In December 2012, when 20-year-old Adam Lanza killed 27 people, including his mother and 20 children at Sandy Hook Elementary School, the nation reeled with grief. Liza Long, a mother in Boise, Idaho, asked herself: What if my son is capable of that?
She came forward in a blog post titled “I am Adam Lanza’s Mother,” that documented her struggles with her own 13-year old son, “Michael,” who suffered from mental illness, and just days before the Newtown shooting, had been hospitalized after threatening to kill her and take his own life. Except for the brief moments when he experienced such rages, he was a sweet kid who loved Harry Potter, she said, and has an IQ that’s off the charts.
The post went viral — it was picked up by Gawker and the Huffington Post, and racked up 1.2 million Facebook likes. Reactions ranged from sympathetic and grateful — especially from other parents of mentally ill children who felt alone — to swift and harsh. Hanna Rosin of Slate wrote a scathing response that accused Long of being an “imposter” and writing libel against her own son, and a feud erupted among other mom bloggers who picked apart Long’s private life, including a messy divorce, citing her previous blog posts.
The highest cost of publishing her post, and choosing not to make it anonymous, was losing custody of her other two children for a time, when it was deemed unsafe for them to reside with a volatile sibling.
Two years later, Long has expanded her “manifesto on mental health” into a book, “The Price of Silence: A Mom’s Perspective on Mental Illness,” that explores a broken system that deals with mental illness with incarceration — even in the case of children. We can talk about gun control, writes Long, “But what is our obligation as a society to care for people like Adam Lanza? What should we have done for his mother?”
Long talks about the high cost of her blog post, her advocacy work, and how it has led to a much happier, healthier life for her son.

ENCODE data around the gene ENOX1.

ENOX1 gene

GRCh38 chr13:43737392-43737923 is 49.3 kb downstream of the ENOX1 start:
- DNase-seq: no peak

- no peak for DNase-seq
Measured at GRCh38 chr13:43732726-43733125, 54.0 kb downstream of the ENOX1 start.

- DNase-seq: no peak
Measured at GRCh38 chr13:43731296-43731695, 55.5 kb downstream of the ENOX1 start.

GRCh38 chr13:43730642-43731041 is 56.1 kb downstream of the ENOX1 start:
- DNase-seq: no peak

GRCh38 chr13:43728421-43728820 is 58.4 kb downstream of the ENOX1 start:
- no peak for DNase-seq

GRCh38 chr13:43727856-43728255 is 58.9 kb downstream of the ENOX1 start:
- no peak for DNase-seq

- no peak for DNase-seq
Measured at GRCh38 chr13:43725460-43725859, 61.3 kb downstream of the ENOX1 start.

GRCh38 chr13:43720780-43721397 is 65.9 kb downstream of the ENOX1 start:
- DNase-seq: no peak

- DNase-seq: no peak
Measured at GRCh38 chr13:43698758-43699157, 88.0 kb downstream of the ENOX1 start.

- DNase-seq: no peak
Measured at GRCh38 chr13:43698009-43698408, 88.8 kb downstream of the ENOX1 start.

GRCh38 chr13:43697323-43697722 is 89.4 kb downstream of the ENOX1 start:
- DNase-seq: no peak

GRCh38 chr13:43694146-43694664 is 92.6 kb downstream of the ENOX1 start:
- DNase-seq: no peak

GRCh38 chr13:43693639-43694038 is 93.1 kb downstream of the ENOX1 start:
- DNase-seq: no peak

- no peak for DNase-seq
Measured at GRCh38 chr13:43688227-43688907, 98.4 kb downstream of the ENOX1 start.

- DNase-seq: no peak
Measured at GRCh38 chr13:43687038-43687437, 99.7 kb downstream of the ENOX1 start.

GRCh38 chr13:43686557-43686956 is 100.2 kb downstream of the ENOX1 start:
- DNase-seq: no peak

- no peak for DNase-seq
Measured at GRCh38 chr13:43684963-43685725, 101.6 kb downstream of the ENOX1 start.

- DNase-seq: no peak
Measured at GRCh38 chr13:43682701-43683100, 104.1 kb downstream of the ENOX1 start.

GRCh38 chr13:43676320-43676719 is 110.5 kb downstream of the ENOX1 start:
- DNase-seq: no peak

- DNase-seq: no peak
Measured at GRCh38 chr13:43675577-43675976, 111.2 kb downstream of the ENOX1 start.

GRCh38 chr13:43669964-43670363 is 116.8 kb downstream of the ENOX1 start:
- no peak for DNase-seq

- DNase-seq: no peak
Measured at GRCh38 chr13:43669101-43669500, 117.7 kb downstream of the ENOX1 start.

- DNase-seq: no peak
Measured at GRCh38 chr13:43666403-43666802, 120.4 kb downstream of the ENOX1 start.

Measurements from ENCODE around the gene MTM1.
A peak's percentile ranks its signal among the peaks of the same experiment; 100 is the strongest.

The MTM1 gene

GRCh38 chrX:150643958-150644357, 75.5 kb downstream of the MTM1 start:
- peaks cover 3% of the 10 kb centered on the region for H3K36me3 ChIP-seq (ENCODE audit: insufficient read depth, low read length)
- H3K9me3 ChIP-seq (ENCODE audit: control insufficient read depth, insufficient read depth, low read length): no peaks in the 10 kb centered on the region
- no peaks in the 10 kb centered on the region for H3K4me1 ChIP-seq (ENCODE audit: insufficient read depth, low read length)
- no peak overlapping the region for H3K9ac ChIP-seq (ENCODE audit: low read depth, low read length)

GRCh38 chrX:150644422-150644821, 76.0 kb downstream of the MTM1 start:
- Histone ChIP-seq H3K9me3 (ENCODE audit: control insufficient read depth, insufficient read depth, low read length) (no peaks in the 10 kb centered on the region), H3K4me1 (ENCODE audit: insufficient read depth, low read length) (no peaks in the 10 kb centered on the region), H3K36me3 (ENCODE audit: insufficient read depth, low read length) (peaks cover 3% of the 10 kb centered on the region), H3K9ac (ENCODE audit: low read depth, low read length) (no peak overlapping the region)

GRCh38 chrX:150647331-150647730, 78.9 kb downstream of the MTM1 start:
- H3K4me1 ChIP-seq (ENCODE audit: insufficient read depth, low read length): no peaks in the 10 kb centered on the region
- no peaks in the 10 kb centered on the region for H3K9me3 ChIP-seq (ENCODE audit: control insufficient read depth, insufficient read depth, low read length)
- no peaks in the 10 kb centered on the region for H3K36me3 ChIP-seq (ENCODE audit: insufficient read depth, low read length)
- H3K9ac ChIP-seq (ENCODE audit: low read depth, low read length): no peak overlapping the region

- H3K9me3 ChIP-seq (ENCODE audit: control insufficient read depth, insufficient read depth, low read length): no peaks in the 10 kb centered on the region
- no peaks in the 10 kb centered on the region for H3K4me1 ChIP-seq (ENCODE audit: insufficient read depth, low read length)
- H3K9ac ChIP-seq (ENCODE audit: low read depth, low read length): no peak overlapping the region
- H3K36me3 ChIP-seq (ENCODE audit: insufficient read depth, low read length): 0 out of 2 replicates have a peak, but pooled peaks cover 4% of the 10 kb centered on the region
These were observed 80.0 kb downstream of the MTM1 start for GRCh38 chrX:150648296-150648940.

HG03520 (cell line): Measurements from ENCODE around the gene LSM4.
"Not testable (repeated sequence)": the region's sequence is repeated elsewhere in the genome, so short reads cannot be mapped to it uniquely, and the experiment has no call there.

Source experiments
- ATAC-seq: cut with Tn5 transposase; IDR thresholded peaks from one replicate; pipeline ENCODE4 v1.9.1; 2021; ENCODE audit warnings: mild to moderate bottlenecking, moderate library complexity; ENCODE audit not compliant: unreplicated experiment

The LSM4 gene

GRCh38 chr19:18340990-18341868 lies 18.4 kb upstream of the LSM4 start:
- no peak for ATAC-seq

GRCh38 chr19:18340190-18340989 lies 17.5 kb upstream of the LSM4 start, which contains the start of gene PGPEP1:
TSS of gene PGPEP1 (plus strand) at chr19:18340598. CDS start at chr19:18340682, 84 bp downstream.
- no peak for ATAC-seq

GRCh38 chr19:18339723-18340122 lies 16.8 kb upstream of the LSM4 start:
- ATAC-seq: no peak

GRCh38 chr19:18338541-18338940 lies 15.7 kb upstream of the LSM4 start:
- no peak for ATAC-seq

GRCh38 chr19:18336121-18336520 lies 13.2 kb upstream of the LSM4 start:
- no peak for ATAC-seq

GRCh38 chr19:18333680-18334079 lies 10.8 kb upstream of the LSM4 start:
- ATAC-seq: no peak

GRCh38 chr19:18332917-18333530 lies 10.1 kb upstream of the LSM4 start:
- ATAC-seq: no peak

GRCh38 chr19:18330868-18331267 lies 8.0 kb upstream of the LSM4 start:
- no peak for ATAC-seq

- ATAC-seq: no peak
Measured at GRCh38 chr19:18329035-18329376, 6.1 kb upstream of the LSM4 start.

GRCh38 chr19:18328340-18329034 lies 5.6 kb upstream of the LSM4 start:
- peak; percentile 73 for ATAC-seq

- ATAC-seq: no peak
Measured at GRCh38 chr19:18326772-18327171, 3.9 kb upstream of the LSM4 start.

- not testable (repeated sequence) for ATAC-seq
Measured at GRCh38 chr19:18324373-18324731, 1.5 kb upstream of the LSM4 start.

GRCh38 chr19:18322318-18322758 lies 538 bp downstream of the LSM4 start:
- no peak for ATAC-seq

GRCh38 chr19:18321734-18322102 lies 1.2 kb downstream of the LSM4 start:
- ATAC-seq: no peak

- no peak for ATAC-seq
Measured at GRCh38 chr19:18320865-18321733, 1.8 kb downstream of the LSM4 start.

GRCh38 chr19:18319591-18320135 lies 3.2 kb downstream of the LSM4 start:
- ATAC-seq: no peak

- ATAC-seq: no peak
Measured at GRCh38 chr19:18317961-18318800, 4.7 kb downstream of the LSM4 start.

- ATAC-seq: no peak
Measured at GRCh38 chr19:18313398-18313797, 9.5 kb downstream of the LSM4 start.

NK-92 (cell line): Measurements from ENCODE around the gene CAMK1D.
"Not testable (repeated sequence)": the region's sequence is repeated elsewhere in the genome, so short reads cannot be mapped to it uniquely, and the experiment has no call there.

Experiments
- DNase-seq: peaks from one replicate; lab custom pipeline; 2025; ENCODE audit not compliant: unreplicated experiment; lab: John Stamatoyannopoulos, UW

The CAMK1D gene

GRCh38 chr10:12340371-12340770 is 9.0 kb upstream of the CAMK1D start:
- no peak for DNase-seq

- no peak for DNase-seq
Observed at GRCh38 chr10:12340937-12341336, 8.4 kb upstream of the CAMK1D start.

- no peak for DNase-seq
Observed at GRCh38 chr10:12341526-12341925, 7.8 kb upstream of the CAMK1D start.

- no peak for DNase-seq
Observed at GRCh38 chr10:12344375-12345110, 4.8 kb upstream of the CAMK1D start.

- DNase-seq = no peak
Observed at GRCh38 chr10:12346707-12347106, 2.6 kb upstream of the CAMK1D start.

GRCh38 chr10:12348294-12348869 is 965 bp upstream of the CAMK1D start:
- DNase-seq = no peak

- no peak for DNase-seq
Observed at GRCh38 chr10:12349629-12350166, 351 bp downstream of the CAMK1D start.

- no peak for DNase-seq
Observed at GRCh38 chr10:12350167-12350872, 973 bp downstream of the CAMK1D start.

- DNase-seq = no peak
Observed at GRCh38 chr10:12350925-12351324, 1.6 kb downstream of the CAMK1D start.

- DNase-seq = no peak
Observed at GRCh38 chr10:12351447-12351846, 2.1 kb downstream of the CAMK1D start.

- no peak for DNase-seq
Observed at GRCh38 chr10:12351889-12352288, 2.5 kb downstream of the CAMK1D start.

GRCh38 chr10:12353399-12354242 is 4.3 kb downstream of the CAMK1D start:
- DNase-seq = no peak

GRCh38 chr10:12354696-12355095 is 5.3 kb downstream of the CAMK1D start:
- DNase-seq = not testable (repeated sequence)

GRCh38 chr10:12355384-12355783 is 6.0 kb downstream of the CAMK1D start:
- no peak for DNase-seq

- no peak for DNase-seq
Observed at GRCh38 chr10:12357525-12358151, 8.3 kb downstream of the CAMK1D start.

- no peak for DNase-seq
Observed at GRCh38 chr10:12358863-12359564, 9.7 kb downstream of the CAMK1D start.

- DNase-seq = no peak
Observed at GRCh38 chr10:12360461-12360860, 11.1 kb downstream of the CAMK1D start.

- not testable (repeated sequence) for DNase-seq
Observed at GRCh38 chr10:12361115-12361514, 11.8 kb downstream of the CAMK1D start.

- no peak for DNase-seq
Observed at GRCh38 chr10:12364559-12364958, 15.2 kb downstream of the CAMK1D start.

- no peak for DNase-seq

You write that one of the reasons to write your book was to shine a light on the stigma of mental illness — where does that stigma come from?
I think it takes many forms — and I had to overcome stigma by putting my own name on the story. That’s self-stigma. It’s especially easy for mothers to be stigmatized, or stigmatize themselves — because we are trained to make our children’s lives seamless. We want them to be happy, nice, good in school. When that doesn’t work out, we blame ourselves. This was me coming out to myself. I had a eureka moment when I realized that if I had written about cancer it wouldn’t have this reaction — that’s what stigma looks like.
You received a lot of encouragement and some backlash from other mothers. Is there a tendency to blame moms for issues of mental illness?
No mom wants her child to end up shooting up a school. So much blame has been put on Nancy Lanza, but access to care for a mentally ill child isn’t there. People have the idea that there is help — I ask people sometimes who they would call in the case of a mental health crisis. If you call 911, the result is usually incarceration.
Mothering can become a competitive sport, and our children can become a visible symbol of worth. We need to give each other some grace. The issue should not be about judging moms but recognizing that there are not solutions for families in crisis. Right now we have chosen to treat mental illness in prison, or not at all. It’s the big social justice question of our time, and I believe it’s immoral to treat our ill in prison.
What’s broken in the system, and what can be done?